Sweet and rich history of maple products celebrated
MCDONALDS CORNERS, ON, Oct. 17 /CNW Telbec/ - On behalf of the Honourable Jim Prentice, Canada's Environment Minister and Minister responsible for Parks Canada, Mr. Scott Reid, Member of Parliament for Lanark, Frontenac, Lennox and Addington, today unveiled a Historic Sites and Monuments Board of Canada plaque commemorating the production of maple products as an event of national historic significance.
"With the tradition of sugaring-off in the spring, maple syrup symbolizes the end of winter and is associated with Canada's national identity and way of life at home and abroad," said Mr. Reid. "The Government of Canada is pleased to commemorate the national importance of maple products and recognise the contributions of all the Canadians whose work in the maple industry has helped build the Canada we know today."
The spring ritual of sugaring-off has been a part of the Eastern North American tradition for as long as recorded history and the Aboriginal people, who inhabited this vast region before the arrival of the Europeans, were very knowledgeable about maple sugar production. Early European colonists learned this tradition and it quickly became an integral annual event in colonial life. This yearly ritual marked the transition from winter to spring and was a time of celebration for friends and families.
Used for domestic consumption as well as trade, over the years, maple products have provided a significant off farm income for family businesses, and by the late 19th century, had become a valuable export resource. Since the early 1930's Canada has been the largest producer and exporter of maple products in the world. With continual technological advanced, production methods have become more refined, but maple trees must still be tapped, and it still takes 40 gallons of sap to produce 1 gallon of syrup.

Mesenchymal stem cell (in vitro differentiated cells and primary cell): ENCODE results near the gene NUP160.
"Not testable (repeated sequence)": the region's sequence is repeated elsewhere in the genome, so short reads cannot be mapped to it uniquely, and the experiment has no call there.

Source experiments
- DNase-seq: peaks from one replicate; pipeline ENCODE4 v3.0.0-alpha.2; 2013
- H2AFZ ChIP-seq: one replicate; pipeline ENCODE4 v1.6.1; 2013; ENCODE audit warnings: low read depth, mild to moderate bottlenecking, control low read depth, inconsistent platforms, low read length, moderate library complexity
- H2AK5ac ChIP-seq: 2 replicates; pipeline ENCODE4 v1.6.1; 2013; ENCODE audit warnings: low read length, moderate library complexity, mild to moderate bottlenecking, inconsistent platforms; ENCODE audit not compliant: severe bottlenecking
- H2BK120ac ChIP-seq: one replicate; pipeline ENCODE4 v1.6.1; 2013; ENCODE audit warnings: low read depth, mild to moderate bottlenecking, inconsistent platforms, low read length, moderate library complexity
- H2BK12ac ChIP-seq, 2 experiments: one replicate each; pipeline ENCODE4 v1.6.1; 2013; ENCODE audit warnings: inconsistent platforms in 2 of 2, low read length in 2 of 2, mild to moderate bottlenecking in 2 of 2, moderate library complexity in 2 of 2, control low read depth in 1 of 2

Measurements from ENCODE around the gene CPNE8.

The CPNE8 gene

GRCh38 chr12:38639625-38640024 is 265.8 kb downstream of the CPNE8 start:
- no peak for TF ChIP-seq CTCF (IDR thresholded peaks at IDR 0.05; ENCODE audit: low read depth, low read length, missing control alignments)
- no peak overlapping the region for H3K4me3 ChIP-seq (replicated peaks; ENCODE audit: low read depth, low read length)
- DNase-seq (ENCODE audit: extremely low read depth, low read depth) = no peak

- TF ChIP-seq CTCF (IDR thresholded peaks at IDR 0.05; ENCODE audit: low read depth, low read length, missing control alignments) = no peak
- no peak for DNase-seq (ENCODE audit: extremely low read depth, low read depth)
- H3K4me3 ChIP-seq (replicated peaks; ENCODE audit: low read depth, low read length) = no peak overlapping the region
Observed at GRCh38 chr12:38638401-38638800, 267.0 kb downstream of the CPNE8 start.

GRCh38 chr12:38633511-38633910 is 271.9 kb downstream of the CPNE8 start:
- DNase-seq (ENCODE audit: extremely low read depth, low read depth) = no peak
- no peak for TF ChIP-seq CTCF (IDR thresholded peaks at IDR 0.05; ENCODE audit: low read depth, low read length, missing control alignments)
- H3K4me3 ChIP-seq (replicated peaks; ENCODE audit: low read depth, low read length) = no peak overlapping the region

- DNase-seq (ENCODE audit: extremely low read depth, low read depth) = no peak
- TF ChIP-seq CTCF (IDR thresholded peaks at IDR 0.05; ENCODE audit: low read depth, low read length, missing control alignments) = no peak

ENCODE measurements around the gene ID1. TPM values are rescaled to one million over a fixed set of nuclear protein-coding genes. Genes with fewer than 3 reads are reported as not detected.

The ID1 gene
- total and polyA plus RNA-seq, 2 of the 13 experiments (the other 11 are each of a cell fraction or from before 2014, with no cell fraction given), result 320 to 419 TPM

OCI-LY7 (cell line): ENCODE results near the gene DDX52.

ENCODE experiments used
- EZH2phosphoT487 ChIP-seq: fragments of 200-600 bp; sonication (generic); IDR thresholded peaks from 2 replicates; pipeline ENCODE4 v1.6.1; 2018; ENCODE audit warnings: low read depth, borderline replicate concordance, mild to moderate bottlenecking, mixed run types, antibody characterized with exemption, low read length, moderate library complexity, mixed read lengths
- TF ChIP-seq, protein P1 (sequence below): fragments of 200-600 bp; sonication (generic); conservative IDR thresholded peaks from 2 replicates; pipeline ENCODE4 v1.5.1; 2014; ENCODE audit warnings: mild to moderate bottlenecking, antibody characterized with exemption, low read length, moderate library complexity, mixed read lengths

"By recognizing the national historic significance of maple products, our government pays tribute to the men and women who helped the development of a successful industry, an industry that makes Canadians proud," said Minister Prentice. "The origins of this industry helped define our national identity and remain very much a part of how we recognise ourselves as a people."
Parks Canada manages a nation-wide network of national historic sites that commemorate persons, places and events that have shaped Canada's history and which offer visitors the opportunity for real and inspiring discovery. Parks Canada works to ensure that Canada's historic and natural heritage is presented and protected for the enjoyment, education, appreciation and inspired discovery of all Canadians, today and in the future.
SOURCE Parks Canada
For further information: For further information: Marjolène Alie, Communications Officer, Eastern Ontario, Parks Canada, (613) 283-7199 ext. 272 (Also available on the Internet at www.pc.gc.ca under Media Room.)